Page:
Subject: Re: Virtual Concerto
Date: Fri May 21 2004 - 09:53:10 EDT
"Tonality" is one of those useful words with so many meanings that
discussions can easily become equivocal.
I agree with Handelman on this one, but I would not limit tonality to
"common practice harmony" or use of the major and minor scales or anything
like that. I would take it to mean "having a tone that is a center" and
Asian music certainly qualifies, while serialism is trying very hard and
perhaps sometimes succeeding not to do this.
Similar arguments can be made with respect to tessitura, dynamic range,
tempo, and meter, not to mention typical instrumental and vocal timbres.
There is a common vocabulary that is so common that, like the forest not
seen for the trees, it escapes critical notice. Why are notes so long,
neither longer nor shorter? There are physical and neural substrates to
musical perception. To deny this would be absurd. The question is to what
extent these substrates have a properly musical function, whether they
suggest musical vocabularies, whether they have higher-order implications.
I suggest that consideration of meter with respect to gait and dance, and
the possible elaborations of meter, shows very clearly that perceptual
substrates can have semantic implications. Another example would be rhyme
in poetry, which is a kind of music. And I certainly do think that tonality
is such a perceptual substrate that has many important semantic
implications - this is not at all to deny musical validity to atonal music,
which I love.
This is all extremely interesting with respect to computer music, since the
computer gives the composer an intellectual assist in identifying, working
with, and/or subverting these substrates and perhaps developing entirely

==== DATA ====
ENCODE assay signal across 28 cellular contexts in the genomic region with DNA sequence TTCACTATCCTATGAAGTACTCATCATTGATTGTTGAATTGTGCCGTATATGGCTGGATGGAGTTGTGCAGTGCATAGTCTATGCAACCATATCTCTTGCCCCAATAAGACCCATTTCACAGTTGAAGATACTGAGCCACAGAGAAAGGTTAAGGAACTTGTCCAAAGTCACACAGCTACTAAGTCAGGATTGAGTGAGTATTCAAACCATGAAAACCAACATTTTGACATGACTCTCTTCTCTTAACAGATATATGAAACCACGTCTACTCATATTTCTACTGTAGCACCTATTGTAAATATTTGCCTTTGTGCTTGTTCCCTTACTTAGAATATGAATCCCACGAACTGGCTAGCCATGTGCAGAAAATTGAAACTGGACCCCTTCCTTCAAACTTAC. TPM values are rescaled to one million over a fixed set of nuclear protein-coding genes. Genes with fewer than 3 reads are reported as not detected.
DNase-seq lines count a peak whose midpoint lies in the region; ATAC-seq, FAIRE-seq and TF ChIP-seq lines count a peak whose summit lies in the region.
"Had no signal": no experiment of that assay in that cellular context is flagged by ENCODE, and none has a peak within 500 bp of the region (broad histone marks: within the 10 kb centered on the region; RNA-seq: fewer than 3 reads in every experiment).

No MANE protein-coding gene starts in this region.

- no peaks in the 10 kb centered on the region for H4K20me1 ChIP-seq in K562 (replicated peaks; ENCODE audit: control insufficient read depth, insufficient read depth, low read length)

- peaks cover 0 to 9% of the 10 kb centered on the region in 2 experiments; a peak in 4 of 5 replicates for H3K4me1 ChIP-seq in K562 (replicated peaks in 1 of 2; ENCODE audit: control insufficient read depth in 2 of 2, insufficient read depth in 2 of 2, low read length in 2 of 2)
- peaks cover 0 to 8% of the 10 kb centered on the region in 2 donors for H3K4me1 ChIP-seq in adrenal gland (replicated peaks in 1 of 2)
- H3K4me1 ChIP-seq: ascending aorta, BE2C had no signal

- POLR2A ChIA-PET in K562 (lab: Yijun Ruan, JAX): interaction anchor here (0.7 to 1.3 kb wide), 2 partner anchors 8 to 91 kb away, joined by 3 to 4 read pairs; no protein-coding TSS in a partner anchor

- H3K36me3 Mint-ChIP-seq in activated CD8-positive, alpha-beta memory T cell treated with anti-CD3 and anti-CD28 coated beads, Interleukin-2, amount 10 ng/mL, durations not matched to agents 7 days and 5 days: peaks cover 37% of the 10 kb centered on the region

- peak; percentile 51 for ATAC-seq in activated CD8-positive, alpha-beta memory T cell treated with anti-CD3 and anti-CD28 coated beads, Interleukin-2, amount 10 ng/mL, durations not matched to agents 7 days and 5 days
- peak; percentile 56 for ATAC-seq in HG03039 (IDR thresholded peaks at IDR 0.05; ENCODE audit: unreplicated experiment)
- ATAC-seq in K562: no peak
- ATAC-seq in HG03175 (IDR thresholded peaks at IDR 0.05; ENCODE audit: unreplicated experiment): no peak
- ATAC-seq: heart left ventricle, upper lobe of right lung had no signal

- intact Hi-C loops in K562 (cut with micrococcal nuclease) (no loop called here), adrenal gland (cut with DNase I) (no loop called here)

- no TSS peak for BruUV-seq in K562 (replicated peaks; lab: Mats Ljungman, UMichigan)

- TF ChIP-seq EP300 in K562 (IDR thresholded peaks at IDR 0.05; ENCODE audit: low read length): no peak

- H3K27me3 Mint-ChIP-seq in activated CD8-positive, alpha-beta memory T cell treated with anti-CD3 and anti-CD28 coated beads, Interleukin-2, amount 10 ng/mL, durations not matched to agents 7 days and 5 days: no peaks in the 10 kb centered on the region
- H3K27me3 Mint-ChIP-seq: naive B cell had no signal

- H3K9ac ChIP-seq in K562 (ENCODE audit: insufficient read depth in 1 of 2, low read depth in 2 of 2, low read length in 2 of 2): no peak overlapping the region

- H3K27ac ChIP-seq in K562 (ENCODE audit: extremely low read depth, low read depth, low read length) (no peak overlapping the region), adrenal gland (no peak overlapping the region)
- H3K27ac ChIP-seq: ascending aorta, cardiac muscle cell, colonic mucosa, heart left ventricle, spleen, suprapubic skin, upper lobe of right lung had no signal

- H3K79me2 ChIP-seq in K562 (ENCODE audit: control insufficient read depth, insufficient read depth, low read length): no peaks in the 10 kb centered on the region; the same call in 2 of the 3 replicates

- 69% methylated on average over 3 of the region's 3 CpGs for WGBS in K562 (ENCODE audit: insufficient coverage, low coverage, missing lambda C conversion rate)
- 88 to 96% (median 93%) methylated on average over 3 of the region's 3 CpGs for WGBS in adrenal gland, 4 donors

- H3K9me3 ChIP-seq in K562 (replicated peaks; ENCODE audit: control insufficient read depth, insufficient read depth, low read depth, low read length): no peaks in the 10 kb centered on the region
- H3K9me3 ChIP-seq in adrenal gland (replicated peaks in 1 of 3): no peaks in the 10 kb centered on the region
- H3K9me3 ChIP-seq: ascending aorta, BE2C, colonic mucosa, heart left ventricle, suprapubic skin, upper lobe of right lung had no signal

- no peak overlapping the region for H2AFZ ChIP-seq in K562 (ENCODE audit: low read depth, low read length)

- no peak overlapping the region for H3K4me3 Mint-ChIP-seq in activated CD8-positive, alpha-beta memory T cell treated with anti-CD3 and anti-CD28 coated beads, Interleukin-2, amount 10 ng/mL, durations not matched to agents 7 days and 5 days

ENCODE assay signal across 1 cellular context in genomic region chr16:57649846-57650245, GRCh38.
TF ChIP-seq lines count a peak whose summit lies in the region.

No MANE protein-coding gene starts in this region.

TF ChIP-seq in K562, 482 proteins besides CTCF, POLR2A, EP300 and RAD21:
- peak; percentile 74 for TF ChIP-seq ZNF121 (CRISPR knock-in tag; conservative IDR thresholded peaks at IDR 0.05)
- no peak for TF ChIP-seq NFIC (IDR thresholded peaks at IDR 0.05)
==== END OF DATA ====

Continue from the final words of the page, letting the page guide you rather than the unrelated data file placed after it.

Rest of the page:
novel vocabularies that are still grounded in how people hear. I think this
applies both to "sound" and to "scores" although with a computer that
distinction is only one of many ways of dividing the pie.
From: Kevin Austin email@example.com
Date: Thu, 20 May 2004 23:36:31 -0400
To: firstname.lastname@example.org, email@example.com,
Subject: Re: Virtual Concerto
At 11:04 PM -0400 5/20/04, Eliot Handelman wrote:
>Kevin Austin wrote:
>>This is the opposite of the proposition made. Response to cultural
>>stimulus is learned. I meet many people who think that tonality is
>I don't think it is 'natural', but its immense popularity,
>historically, culturally, pop-culturally, film-musically,
>elevator-musically etc., suggests that its structure reflects
>dispositions that are enormously widespread. Not everything else is
I think partly of more than 2,500,000,000 people currently living in
Asia who may feel differently, and the hundreds of millions who lived
before 1600 CE who never experienced 'tonality'. For a sense of
oriental adoption (sic) of tonality, might I suggest half an hour
with the Twelve Girls Band.
Try tracks 13 and 15 for starters.
... and then there is Bollywood
We may find that western european musical influence will wane rapidly
in the next 50 years as the east adopts and adapts western idioms.
>For instance, Beckett makes direct sense if you've ever encountered the
>kind of bleak reality he describes, in which nothing is ever really
>learned anyway. Some people might confuse this with high culture.
Waiting for Godot is a play in which nothing happens. Twice.
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